Opioid use in the New Bedford fishing community
Due to the physical nature of the work and the long hours, fishermen are high risk for work-related injuries; prescribing opioids to treat the pain resulting from these injuries puts fishermen at increased risk for developing a substance use disorder.
A 2018 study between Fishing Partnership and UMass Lowell, of which Kelsey is an author, found that some workers in the fishing industry arrange to receive pain relievers (legal and illegal) before fishing trips in order to function properly.
“Sometimes you need a little puff or a little sniff to get through the day, whatever it takes to get through the day, to make money,” said an anonymous person interviewed for the report. .
According to the study, only 59% of crew members in the Northeastern fisheries reported having health insurance coverage, which may affect access to treatment for substance use disorders.
New Bedford recorded more than 330 confirmed opioid-related overdose deaths between 2015 and 2019, according to data from the Massachusetts Department of Public Health. There has been a decrease in the city for 2020, however.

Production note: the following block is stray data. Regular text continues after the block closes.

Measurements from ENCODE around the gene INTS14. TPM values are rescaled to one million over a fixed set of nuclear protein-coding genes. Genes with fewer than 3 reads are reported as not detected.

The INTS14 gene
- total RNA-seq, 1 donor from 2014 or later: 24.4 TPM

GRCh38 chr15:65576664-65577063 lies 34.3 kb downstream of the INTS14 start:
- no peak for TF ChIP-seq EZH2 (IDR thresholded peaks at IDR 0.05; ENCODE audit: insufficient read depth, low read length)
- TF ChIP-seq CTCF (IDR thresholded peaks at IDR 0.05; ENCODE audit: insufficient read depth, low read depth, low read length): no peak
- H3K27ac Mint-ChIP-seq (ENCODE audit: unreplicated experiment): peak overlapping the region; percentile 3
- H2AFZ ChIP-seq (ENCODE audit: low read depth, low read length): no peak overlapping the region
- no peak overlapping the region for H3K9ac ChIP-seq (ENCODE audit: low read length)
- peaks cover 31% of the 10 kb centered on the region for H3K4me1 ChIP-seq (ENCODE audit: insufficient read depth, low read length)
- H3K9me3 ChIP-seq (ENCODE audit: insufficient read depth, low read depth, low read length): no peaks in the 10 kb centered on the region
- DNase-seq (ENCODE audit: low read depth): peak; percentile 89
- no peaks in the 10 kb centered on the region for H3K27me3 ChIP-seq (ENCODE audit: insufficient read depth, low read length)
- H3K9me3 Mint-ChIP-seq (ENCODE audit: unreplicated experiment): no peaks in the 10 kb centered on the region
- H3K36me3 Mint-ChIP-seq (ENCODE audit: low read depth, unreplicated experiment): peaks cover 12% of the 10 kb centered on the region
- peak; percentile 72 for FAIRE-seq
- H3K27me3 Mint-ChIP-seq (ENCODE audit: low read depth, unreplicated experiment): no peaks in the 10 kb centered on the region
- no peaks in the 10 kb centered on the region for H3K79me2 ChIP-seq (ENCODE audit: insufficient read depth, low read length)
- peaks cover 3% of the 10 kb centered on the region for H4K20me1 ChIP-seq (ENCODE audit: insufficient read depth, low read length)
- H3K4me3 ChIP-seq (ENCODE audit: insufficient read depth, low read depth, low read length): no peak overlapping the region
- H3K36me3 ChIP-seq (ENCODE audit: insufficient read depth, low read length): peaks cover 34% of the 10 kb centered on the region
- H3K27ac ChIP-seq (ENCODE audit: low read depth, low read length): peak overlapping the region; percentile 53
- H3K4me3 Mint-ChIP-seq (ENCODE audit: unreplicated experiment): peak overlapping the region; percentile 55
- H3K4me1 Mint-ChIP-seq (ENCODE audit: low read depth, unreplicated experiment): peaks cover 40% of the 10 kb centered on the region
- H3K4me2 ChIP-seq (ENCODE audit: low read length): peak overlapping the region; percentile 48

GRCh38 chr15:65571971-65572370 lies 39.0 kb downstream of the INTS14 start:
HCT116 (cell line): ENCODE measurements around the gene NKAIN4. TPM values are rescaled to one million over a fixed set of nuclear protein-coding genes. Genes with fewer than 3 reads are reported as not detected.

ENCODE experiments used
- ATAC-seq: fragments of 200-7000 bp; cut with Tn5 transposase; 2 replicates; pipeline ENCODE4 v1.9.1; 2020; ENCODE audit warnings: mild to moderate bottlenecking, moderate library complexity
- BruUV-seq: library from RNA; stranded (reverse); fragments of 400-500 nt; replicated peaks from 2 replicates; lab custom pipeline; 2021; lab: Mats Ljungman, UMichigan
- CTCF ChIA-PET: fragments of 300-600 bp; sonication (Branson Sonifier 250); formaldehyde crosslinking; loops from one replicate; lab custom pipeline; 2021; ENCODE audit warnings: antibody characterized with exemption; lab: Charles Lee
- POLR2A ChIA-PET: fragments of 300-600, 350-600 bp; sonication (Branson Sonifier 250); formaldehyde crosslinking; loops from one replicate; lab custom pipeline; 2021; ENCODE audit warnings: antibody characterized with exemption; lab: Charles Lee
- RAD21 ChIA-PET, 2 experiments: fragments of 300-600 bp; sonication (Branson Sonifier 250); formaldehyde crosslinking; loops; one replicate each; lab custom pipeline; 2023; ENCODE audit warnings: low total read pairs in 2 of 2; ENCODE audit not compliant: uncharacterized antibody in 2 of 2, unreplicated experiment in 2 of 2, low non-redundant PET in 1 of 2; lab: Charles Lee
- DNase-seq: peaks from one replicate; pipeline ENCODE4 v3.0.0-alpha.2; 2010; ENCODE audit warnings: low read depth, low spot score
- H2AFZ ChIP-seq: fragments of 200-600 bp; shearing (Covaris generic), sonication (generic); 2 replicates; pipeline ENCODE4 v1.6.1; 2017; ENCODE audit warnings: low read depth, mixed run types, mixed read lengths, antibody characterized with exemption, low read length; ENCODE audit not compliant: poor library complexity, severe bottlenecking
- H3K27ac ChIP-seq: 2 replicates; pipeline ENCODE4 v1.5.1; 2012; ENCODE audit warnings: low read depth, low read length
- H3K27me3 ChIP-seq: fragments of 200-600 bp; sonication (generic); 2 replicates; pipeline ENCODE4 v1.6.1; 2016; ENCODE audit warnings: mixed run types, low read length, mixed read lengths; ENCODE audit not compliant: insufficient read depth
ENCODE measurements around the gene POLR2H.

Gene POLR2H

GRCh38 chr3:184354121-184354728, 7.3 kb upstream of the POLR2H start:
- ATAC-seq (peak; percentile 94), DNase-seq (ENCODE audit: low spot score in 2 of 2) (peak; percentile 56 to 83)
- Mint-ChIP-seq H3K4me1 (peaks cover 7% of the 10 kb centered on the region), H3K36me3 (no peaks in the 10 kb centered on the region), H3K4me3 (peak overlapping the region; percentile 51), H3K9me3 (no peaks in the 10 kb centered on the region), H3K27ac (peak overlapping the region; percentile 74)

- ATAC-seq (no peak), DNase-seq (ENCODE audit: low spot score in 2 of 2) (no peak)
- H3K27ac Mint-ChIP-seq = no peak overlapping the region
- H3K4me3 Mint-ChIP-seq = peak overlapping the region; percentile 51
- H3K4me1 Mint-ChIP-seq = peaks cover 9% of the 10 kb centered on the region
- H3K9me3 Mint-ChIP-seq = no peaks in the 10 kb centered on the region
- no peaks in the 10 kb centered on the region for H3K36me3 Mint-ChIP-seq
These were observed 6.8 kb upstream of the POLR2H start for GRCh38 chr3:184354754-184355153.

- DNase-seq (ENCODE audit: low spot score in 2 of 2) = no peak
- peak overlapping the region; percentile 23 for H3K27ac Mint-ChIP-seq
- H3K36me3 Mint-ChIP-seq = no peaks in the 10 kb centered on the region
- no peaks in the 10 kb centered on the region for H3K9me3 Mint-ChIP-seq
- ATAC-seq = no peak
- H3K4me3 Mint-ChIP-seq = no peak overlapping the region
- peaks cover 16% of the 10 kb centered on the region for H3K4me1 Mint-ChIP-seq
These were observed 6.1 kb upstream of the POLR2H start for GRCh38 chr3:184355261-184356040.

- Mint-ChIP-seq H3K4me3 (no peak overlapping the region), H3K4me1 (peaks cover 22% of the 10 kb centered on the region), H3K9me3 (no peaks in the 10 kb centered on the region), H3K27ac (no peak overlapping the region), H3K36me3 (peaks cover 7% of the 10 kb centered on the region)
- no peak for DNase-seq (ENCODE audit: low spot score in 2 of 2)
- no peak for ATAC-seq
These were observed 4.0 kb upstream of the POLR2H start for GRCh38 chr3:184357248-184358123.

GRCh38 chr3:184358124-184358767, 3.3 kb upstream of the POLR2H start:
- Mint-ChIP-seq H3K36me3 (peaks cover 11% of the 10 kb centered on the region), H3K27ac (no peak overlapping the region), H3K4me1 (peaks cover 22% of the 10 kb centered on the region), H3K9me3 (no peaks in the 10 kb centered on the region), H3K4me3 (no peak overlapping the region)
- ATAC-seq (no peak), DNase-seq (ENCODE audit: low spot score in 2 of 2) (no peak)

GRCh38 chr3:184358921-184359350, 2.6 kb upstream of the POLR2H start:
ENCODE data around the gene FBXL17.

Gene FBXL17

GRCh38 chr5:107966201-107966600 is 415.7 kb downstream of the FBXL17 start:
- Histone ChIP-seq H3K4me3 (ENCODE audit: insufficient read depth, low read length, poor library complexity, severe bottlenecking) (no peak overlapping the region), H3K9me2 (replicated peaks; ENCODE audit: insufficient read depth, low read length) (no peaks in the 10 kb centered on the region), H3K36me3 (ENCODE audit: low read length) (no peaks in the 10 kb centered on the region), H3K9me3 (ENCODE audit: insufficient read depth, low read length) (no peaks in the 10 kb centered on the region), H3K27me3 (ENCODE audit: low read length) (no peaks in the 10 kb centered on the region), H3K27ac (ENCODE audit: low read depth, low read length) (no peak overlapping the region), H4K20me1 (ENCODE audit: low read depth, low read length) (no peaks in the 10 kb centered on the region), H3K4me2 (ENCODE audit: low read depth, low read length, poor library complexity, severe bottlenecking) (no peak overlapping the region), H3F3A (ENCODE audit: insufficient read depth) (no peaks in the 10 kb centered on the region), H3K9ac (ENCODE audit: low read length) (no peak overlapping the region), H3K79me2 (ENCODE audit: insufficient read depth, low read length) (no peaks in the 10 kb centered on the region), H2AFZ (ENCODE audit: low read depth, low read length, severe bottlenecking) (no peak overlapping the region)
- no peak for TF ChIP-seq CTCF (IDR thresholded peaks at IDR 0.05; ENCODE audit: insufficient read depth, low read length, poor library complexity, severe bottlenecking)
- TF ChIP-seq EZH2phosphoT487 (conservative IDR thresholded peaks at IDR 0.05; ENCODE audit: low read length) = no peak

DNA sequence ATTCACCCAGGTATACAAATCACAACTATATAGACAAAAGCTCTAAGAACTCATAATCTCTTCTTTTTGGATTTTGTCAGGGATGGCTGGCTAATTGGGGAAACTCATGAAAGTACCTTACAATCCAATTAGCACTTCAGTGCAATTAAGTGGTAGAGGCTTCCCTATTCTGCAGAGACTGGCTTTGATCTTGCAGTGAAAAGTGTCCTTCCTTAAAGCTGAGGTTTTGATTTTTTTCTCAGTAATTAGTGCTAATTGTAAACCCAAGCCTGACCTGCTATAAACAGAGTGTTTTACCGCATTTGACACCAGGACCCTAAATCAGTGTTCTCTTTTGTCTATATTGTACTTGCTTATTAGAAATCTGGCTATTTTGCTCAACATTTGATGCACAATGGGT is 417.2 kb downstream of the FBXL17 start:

2019:Region receives $ 1.8 million grant to fight opioids
One moment that has stayed with Kelsey concerns an overdose aboard a ship about four to five years ago. A few months before this happened, she held a training session with the ship’s captain, who she said was initially hesitant.
“He didn’t really believe in the need to supply Narcan. It was thoughts like, ‘I don’t allow guys to take drugs on my boat,'” she said. “And it was just a matter of educating, saying, ‘Did you know it can take up to three hours for an overdose to happen?’ So you could have steamed out for two hours, they didn’t do anything on your boat, but now they’re overdosing. “
She said the captain called her months after training to tell her he had used the Narcan to revive an unresponsive crew member in his cabin. She said after the incident the captain wanted to have maps printed to show his crew how to assemble the Narcan in stages.
“It was just about educating and reducing the stigma and reminding these guys that they are the first responders at sea… they could save a life,” she said.